These large, centralized databases hold vast amounts of sensitive personal data. Databases maintained by medical providers, for example, play a key role in ensuring your health and safety. However, they also act as beacons for hackers, who exploit cybersecurity weaknesses to steal data. Hackers go after anything from medical and bank account information to Social Security numbers and passwords. Some of that data might then make its way to the “Dark Web,” where information is often sold for illegal or malicious purposes.

Keeping data secure is one of the biggest challenges confronting society today.

In its annual report on data security, the health care consulting firm CynergisTek reported that hacking attacks on health care providers increased 320 percent in 2016, compromising more than 16 million individual patient records. view citation[6] A hacking attack in 2017 on the credit reporting firm Equifax dwarfed that number, exposing the personal data of up to 143 million people. view citation[7]

Savvy hackers, and even some not-so-savvy ones, can overcome some of the most advanced data security measures, such as the widely trusted two-step authentication protocol. In 2016, an investor lost millions of dollars in bitcoin when a hacker faked the investor’s identity and convinced a customer service agent to transfer the investor’s phone number to a carrier linked to the hacker’s Google Voice account. The hacker then changed the investor’s passwords, locking him out of his bank, PayPal account and two bitcoin services. view citation[8]

Although the internet can deliver great convenience, we still have to be alert and aware when it comes to security online. Learning about the steps you can take in your own life—such as changing passwords often and keeping your cell number private—can help you protect yourself and your data.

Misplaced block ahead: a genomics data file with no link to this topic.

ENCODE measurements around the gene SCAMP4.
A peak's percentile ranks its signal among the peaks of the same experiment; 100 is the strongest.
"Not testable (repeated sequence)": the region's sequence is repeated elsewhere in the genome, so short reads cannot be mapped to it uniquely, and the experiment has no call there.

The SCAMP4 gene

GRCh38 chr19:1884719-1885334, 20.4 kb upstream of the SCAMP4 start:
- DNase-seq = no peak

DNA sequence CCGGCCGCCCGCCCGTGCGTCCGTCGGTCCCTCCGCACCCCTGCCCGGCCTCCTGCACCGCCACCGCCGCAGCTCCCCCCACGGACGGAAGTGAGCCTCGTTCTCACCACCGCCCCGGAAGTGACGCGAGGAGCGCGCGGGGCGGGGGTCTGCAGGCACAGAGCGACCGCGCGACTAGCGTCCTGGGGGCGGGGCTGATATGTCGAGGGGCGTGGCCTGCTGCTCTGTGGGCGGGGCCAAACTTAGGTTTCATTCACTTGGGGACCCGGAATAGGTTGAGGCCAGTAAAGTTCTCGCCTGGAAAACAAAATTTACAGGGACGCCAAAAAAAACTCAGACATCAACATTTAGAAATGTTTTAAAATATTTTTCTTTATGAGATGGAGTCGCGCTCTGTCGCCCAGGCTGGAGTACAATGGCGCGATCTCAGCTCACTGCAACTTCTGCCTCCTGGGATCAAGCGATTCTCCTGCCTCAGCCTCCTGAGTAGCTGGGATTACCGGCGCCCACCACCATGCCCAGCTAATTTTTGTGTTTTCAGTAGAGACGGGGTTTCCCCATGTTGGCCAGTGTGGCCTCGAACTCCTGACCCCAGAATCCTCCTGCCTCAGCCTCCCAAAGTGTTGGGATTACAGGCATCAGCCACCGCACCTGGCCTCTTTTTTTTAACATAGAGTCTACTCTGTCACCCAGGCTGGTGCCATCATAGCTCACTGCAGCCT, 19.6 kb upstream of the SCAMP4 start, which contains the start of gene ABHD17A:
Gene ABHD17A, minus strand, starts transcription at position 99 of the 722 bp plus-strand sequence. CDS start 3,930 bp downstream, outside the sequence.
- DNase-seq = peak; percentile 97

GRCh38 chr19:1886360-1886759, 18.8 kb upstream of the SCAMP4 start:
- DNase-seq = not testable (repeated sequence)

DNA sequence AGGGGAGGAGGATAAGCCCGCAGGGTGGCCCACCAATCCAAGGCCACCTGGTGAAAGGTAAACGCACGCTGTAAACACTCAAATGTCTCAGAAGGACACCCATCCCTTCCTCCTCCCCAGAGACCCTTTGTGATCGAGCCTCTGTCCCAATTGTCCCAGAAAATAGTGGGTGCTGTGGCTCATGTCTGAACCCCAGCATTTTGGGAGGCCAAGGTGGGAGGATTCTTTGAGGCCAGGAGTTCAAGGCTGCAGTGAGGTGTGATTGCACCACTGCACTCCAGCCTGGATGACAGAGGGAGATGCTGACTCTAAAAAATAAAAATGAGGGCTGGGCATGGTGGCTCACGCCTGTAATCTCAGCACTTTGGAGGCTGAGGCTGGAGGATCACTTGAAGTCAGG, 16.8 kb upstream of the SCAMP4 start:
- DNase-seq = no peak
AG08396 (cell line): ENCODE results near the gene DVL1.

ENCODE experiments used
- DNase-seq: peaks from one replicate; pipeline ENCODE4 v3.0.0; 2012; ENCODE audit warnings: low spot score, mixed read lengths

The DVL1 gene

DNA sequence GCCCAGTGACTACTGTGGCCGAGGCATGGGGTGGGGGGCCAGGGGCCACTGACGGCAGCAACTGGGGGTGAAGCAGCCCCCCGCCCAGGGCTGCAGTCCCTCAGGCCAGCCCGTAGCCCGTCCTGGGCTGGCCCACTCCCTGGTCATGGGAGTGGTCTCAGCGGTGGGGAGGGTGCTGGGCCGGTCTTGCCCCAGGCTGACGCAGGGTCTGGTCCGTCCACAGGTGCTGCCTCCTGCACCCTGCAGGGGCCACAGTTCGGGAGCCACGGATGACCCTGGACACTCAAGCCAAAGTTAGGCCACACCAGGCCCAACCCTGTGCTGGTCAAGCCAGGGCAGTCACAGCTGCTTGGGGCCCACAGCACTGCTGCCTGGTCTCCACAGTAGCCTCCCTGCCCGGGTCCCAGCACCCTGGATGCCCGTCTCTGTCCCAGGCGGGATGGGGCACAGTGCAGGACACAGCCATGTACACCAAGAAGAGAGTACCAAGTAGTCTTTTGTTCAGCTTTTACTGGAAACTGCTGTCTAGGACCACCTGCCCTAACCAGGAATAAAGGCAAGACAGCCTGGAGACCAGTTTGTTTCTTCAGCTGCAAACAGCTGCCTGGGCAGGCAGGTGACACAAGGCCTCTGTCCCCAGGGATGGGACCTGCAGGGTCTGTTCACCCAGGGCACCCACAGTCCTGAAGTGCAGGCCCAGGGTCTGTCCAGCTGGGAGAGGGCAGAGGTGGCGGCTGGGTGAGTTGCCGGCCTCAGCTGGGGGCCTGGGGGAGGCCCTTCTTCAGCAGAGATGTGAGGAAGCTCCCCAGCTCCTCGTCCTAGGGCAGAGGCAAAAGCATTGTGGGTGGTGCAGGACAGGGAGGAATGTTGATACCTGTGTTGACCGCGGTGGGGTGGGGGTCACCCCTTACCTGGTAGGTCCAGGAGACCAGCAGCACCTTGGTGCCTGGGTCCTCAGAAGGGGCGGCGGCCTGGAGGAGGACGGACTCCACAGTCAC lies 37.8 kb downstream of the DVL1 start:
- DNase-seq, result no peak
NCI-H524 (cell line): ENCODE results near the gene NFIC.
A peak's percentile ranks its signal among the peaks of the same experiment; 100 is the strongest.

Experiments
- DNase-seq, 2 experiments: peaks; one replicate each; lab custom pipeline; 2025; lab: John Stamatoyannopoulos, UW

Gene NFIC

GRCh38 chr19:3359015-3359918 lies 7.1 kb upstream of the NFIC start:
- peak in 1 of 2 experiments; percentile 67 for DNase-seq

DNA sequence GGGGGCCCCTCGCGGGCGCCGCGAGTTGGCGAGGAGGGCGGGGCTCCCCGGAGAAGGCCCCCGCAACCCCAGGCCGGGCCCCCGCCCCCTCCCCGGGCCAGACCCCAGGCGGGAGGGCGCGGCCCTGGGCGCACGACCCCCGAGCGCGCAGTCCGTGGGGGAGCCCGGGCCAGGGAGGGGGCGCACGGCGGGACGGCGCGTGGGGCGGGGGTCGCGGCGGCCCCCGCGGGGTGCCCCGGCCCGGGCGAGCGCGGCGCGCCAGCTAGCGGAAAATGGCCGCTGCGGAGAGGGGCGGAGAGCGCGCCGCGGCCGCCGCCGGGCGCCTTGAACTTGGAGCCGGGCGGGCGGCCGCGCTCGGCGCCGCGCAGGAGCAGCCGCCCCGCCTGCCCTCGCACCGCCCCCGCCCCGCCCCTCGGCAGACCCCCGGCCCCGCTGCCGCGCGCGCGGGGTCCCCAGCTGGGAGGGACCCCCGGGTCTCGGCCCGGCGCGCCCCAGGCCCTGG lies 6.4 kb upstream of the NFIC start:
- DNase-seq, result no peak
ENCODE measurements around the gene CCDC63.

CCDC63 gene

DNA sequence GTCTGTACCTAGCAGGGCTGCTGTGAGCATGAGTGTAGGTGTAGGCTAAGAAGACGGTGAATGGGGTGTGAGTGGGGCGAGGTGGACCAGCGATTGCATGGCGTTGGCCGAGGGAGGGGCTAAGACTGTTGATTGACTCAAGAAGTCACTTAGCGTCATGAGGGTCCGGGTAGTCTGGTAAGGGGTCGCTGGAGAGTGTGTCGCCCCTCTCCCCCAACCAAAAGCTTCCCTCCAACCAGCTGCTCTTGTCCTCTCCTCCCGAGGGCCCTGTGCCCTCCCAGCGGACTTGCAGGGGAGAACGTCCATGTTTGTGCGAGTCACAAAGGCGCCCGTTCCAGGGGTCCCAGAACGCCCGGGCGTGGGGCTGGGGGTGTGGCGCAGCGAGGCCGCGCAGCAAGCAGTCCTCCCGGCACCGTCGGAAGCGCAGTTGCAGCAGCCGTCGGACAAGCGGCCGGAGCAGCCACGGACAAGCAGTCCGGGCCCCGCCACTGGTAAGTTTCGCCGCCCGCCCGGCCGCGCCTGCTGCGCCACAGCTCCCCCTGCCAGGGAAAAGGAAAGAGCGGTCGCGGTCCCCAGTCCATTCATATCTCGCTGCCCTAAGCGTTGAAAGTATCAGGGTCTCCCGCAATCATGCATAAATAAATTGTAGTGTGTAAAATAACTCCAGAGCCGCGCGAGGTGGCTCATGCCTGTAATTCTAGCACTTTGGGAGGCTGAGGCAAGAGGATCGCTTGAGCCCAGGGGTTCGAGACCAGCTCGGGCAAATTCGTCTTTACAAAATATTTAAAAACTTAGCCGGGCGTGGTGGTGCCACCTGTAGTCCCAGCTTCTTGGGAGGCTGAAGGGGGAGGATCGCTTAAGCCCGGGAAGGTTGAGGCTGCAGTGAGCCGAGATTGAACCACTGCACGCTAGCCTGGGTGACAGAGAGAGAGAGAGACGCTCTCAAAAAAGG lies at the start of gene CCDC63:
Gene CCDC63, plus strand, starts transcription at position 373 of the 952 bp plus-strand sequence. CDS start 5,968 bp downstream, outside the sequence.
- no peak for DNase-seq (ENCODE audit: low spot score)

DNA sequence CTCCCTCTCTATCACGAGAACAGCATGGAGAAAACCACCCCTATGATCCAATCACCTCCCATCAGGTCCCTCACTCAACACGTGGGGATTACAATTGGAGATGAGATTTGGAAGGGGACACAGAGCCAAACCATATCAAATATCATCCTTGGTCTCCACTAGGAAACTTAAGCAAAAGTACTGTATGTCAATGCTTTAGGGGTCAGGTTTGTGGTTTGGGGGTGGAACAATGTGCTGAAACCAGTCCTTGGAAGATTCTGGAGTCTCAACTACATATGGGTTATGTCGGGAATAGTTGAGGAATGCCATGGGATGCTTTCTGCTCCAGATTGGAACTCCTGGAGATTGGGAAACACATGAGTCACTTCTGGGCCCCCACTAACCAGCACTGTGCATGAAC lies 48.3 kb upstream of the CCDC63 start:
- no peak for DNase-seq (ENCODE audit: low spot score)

Ownership

Scientists and ethicists grapple with more than privacy and security questions when it comes to data. At the root of the issue, they debate who ultimately owns the data that companies and data brokers collect, store, analyze and sell.

With physical property, ownership tends to be more clear-cut. view citation[9] However, data is fundamentally different from physical property in a few key ways. Because it’s intangible, data can be copied, combined with other data and used simultaneously by more than one person. When you fill out a product warranty or register on a website, your personal information doesn’t remain in one place. The company you shared your information with might sell it to a data broker, who then combines the information you provided with other information to build your digital profile.

An exploded view of a smartphone.

Unless you read the fine print on every social media site you visit, you may not realize that you are relinquishing some of your rights to your data when you post text or media files on those platforms. For example, when you upload a photo to Facebook, you’re granting the company a broad license to use your image, at least until you delete it. view citation[10] Did you catch that part of the terms and conditions, or did you scroll past all the fine print to click “Accept”?